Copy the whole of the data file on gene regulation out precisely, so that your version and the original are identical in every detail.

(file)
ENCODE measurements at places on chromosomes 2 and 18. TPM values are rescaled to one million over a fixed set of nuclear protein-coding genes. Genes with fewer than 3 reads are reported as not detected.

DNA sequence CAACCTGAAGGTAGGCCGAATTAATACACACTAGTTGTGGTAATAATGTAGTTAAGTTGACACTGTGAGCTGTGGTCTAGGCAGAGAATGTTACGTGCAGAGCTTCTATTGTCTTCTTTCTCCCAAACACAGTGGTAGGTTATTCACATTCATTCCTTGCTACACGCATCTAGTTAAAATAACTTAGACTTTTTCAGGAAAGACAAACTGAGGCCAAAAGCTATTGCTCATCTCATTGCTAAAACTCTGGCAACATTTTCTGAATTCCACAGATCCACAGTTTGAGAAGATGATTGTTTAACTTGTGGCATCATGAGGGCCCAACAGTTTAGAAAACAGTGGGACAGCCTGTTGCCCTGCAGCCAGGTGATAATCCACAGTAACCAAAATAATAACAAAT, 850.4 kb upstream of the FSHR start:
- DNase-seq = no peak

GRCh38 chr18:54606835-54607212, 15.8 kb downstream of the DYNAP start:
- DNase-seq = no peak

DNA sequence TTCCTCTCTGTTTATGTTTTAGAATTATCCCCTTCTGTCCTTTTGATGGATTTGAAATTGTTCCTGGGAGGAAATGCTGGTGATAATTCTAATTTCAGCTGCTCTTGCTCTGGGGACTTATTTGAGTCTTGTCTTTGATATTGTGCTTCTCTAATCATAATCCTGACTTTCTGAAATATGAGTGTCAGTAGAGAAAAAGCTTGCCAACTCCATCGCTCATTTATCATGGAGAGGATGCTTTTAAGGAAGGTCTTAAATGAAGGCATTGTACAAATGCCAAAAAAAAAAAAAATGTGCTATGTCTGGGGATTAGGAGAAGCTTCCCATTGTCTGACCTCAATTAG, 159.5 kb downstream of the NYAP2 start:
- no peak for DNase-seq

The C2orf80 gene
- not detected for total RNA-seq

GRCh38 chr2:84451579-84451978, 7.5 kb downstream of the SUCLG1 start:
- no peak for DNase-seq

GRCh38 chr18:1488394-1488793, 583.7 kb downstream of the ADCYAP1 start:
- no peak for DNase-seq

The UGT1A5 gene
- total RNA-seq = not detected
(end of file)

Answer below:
ENCODE measurements at places on chromosomes 2 and 18. TPM values are rescaled to one million over a fixed set of nuclear protein-coding genes. Genes with fewer than 3 reads are reported as not detected.

DNA sequence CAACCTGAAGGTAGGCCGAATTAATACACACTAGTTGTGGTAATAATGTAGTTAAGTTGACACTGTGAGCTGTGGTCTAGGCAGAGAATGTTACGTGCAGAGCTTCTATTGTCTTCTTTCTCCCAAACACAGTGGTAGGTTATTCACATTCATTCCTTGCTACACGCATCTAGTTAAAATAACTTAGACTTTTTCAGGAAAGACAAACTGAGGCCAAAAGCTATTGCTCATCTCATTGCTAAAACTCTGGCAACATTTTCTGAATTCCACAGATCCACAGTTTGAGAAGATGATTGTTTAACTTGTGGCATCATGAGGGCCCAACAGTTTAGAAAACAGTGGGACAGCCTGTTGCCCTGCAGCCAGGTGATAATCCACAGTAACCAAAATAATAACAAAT, 850.4 kb upstream of the FSHR start:
- DNase-seq = no peak

GRCh38 chr18:54606835-54607212, 15.8 kb downstream of the DYNAP start:
- DNase-seq = no peak

DNA sequence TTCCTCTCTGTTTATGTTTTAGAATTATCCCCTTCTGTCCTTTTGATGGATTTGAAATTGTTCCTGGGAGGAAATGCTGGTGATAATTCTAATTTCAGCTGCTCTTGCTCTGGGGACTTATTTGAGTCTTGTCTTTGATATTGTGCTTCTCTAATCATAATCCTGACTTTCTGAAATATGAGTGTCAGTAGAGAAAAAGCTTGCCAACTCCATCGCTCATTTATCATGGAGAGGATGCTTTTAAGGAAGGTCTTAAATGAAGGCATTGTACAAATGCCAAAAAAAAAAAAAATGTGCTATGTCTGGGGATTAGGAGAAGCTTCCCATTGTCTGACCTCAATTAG, 159.5 kb downstream of the NYAP2 start:
- no peak for DNase-seq

The C2orf80 gene
- not detected for total RNA-seq

GRCh38 chr2:84451579-84451978, 7.5 kb downstream of the SUCLG1 start:
- no peak for DNase-seq

GRCh38 chr18:1488394-1488793, 583.7 kb downstream of the ADCYAP1 start:
- no peak for DNase-seq

The UGT1A5 gene
- total RNA-seq = not detected